Fanfic Hobby Fuels a Community: Enthusiasts Use the Medium to Add Personal Content to Fictional Works

Ewan McInerney, Staff Writer

Fan fiction refers to fictional writing based off of an existing work of fiction made by fans of the original work. Fans can write their own continuations or prequels of these original stories, sometimes introducing new characters and settings. Fan  art, on the other hand, is artwork that usually involves images or animations based off of characters or scenes from already-published works. Fan art is spread through social media platforms devoted to sharing images, Instagram in particular. Artists and writers have different reasons for producing works of art and literature based on their favorite movies, books, games and TV shows but often express that fanmade pieces can add to the original work and the community as a whole.

Sophomore Helen Bigge has been writing fan fiction based on games and TV shows for about a year. She said that reading fan fiction that other people have written can add depth to the original story and provide inspiration for her own writing.

“A lot of times, I can get even more involved into the original story because of the fan works that I read,” Bigge said. “It’s just a whole new layer, and people do completely different things with the same setup and characters. It’s a great way to explore things that could have happened or focus on parts of the story that didn’t get enough attention before. Sometimes, I have 15 ideas on what to write, and then I read someone else’s fanfic, and it gives me 20 more.”

Junior Marina Kinzy has created a number of fan art pieces based on several TV shows and books, including “Six of Crows, Shadow and Bones” and “Lost in Space.” According to Kinzy, creating and looking at fan art can help create a better visual representation of the source material.

“Sometimes, fan art adds content to the media that it comes from by helping you imagine what a character or place looks like,” Kinzy said. “This is especially true for fan art based off of books. Since you can’t see the character you’re drawing, it’s very interesting to use clues from the book, as well as get ideas from other pieces of fan art, about how different things appear.”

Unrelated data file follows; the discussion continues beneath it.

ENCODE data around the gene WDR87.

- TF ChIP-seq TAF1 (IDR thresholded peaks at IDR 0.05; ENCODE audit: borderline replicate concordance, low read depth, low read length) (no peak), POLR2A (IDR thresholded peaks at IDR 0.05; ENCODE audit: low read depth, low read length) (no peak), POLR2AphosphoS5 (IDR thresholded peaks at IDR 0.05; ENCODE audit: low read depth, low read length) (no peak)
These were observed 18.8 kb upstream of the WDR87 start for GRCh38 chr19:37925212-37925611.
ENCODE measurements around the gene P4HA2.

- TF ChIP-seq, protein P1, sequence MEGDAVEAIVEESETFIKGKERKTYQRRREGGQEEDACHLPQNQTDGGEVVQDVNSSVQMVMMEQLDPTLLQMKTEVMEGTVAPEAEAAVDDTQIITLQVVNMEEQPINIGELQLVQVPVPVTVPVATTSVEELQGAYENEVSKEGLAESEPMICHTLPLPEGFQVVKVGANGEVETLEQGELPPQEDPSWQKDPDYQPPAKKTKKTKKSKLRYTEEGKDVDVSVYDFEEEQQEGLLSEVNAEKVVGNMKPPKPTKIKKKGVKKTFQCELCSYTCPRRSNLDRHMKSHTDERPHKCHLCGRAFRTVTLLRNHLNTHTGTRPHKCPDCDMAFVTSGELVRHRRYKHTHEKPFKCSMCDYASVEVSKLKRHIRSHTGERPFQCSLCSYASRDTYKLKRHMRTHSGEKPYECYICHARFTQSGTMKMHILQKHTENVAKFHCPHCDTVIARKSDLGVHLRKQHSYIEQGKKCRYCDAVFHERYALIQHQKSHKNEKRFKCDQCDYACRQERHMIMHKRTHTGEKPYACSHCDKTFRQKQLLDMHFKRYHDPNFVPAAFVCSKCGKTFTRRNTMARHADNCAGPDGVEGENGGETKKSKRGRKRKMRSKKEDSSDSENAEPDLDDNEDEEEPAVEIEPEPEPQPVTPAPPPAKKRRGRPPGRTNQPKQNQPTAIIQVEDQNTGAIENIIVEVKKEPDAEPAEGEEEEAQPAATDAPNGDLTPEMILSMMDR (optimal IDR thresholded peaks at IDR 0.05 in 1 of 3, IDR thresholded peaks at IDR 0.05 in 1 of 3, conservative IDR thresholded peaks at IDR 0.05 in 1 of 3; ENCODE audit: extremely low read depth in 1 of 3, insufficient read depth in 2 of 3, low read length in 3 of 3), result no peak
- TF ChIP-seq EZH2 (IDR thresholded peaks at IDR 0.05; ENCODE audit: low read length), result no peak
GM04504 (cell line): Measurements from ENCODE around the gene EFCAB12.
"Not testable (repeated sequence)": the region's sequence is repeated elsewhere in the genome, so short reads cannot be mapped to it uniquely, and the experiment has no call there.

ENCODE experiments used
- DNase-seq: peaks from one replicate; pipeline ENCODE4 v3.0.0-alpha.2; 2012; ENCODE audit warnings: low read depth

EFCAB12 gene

Sophomore T-Wolf Nguyen has been writing fan fiction for about a year based on video games, particularly interpretations of characters in “Five Nights at Freddy’s,” a survival game. Nguyen said that reading and writing fan fiction can deepen people’s understanding of the original work.

“I think that fan fiction, as well as other fan content like fan art and cosplays, definitely add to the original content that it’s based off of in several ways,” Nguyen said. “For one, it helps keep the fandom going, in a sense. Through seeing everybody else’s take on what the original author or creator produced, there’s a lot of enjoyment that you can get from getting new ideas and finding new understandings of characters, and it makes you appreciate the original work more when you see what can come from it.”

Fan fiction is unique in that its general aim is not to make money off of writing a story. Nguyen said they believe that this lack of financial motivation allows fan fiction writers to focus more on representation in terms of character demographics.

“Whenever fan content is made, there’s usually a pretty heavy emphasis on minority inclusivity,” Nguyen said. “Often, what happens when the source media is being written or produced, there’s little financial incentive for most popular platforms to be inclusive. Whenever a fandom comes to life, you have a much more diverse group because the source media can attract a lot of different groups of people from all walks of life, and they can promote things like minority representation and LGBT representation by making them come to life in their characters.”

Bigge said that the community a fandom creates is what is most enjoyable about fan fiction. A fandom can contribute more to a story than one original writer can, she said.

“The thing that I most enjoy about fan fiction is really just the sheer number of ideas that are being thrown around by everybody else who’s writing,” Bigge said. “With the amount of people that make up a fandom, there’s so much more that can be explored in terms of alternate endings, history and relationships between characters. Of course, the original author is one person, and they have to be pretty good in the first place, but collaboration is always what fosters the most creativity.”

Kinzy shared a similar opinion on how fanmade content can enable the spread of ideas within fandoms. According to her, art made by other people can contribute more to her own view of the original character or scene.

“When you see a bunch of different people creating fan art of characters, even if you already know what they look like, they can still be captured in many different ways that you might not have seen before,” Kinzy said. “Even if the picture is just from a different angle or a different view, it still contributes to your understanding of the character. It’s definitely a very imaginative process where many different people can contribute to a collective idea in a creative way.”